Iranian parliamentarians voted on Monday to increase the country’s military spending to five percent of the budget and advance its development of long-range ballistic missiles.
The measure also prioritizes “developing and increasing the power to produce missiles,” improving Iran’s air defense power, and “developing and strengthening electronic warfare and cyber defense capabilities,” the Tasnim News Agency reported. (Then-United Nations Secretary General Ban Ki-Moon wrote in a confidential report to the Security Council last month that Iran’s ballistic missile program was “not consistent with the constructive spirit” of the nuclear deal.)
The boost to Iran’s defense budget is in line with a growth plan Iranian Supreme Leader Ayatollah Ali Khamenei put forward in July 2015, the month the country agreed to the nuclear deal with global powers.
Sanctions relief as part of the deal is expected to contribute to an estimated four percent annual economic growth in Iran over the next five years, according to a study conducted last June. The projected growth raises doubts about frequent Iranian claims that it is not seeing economic benefits from the nuclear deal.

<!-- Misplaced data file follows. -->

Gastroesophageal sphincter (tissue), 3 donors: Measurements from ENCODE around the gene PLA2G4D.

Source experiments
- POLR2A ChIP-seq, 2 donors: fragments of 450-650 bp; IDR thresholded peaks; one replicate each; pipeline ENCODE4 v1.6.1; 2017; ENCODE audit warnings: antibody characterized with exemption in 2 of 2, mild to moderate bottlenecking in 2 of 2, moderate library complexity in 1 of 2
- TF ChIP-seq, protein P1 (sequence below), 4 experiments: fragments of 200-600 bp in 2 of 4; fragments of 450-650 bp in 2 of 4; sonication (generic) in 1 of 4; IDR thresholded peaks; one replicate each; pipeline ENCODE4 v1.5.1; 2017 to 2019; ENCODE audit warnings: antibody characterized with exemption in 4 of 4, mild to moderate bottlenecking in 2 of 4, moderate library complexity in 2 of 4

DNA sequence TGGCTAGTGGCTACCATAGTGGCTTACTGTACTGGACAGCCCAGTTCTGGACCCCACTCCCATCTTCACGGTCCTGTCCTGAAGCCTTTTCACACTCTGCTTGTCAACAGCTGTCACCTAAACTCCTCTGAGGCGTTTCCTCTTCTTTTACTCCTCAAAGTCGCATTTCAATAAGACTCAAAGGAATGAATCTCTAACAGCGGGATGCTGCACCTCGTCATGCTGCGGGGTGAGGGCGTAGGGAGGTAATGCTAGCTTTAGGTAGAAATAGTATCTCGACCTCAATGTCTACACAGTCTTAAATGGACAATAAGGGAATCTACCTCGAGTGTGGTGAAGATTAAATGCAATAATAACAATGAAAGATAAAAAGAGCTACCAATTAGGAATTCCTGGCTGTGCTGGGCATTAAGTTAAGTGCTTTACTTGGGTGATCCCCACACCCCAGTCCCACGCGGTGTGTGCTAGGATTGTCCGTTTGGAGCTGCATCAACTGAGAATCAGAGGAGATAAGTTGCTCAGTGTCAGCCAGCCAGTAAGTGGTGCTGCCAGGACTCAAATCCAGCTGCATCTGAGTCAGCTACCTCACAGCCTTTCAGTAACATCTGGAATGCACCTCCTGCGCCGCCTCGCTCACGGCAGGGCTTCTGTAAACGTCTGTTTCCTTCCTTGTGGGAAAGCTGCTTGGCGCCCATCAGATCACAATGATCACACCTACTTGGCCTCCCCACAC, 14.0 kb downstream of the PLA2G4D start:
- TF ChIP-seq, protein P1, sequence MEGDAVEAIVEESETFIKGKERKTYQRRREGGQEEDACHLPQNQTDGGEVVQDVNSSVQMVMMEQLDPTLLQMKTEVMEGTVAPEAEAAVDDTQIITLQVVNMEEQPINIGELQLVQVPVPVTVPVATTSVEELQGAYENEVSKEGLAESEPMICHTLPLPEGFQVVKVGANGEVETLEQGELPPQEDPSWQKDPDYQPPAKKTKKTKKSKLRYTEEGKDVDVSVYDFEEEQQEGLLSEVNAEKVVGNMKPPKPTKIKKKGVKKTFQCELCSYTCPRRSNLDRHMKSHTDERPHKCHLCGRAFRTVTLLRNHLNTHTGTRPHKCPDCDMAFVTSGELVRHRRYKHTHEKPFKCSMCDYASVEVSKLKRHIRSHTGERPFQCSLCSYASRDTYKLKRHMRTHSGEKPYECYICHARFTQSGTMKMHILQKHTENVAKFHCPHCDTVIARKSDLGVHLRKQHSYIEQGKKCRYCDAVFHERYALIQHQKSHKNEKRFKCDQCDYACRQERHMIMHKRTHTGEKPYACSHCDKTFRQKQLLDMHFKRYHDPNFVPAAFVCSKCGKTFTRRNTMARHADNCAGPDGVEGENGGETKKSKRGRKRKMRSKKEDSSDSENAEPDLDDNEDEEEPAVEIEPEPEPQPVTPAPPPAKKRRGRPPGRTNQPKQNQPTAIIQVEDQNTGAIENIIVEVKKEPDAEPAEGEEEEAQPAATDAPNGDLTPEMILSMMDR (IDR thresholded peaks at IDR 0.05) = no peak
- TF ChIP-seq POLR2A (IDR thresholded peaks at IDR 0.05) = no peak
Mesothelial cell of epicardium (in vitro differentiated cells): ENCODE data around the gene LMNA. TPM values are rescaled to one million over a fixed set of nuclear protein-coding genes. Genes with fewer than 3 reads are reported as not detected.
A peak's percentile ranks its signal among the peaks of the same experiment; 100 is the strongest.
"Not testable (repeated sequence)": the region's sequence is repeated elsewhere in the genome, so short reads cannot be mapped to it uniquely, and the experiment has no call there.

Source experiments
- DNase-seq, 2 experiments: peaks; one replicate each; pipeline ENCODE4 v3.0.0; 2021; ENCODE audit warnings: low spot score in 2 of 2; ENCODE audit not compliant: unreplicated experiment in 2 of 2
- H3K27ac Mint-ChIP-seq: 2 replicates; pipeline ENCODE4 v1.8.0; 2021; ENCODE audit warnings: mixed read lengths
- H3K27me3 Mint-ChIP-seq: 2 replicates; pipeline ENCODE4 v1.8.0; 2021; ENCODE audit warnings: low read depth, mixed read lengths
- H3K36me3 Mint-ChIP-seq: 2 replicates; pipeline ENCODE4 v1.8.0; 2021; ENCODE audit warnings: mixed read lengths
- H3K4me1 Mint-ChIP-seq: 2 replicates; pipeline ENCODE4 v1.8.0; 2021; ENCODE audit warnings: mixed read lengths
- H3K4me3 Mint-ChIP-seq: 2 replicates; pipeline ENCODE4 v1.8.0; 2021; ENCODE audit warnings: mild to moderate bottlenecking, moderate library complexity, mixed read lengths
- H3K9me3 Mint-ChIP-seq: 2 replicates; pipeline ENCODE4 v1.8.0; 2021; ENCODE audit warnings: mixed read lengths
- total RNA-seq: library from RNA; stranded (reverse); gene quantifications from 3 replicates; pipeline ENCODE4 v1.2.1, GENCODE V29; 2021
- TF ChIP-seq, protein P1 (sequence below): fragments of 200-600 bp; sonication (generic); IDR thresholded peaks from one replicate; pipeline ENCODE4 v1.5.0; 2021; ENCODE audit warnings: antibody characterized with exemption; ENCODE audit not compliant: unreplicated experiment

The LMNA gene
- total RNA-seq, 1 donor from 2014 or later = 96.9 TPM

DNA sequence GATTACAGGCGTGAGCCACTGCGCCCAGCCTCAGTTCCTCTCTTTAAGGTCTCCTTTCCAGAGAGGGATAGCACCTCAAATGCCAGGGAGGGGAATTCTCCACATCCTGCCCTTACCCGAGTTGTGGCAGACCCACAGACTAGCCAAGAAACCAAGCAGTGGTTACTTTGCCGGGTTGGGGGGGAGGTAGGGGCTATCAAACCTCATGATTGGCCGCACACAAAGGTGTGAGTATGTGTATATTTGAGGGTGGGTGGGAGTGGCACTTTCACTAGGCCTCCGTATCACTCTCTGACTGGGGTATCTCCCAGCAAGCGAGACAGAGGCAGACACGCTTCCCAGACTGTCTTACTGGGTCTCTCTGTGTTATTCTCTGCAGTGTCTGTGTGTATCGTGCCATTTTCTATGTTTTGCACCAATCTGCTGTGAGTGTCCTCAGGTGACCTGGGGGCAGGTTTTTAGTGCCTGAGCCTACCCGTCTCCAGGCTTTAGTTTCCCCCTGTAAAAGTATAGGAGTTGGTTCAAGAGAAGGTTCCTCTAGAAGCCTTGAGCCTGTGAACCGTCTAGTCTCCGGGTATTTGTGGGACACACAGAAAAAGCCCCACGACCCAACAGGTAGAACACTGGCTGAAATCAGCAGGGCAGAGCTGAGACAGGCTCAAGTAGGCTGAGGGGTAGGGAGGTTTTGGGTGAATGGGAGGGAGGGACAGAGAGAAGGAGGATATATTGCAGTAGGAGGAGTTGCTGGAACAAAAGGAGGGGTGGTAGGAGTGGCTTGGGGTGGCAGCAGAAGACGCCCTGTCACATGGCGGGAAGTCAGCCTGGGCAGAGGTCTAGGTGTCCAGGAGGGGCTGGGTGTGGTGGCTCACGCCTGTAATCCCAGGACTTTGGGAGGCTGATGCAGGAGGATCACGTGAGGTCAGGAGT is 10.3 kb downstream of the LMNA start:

Saeed Ghasseminejad, an associate fellow at the Foundation for Defense of Democracies, wrote in a policy brief in September that “there is no longer any doubt that the money the United States has paid to Iran will go to the Islamic Republic’s armed forces. It remains unclear how the military will spend it – potentially to prop up the Syrian regime, Hezbollah, Shiite militias in Iraq, or Houthi rebels in Yemen, or to buy heavy weaponry from Russia in contravention of the UN arms embargo.” The long-term effect of sanctions relief, Ghasseminejad warned, “will help finance Tehran’s overriding objectives: spreading its revolution and further destabilizing the Middle East.”
U.S. Treasury Secretary Jack Lew said in 2015 that “Iran is expected to use new revenues chiefly to address those needs, including by shoring up its budget, building infrastructure, maintaining the stability of the rial, and attracting imports,” rather than funding terrorism. President Barack Obama similarly said in a speech that August that “our best analysts expect the bulk of this revenue to go into spending that improves the economy and benefits the lives of the Iranian people.”
[Photo: Fars News ]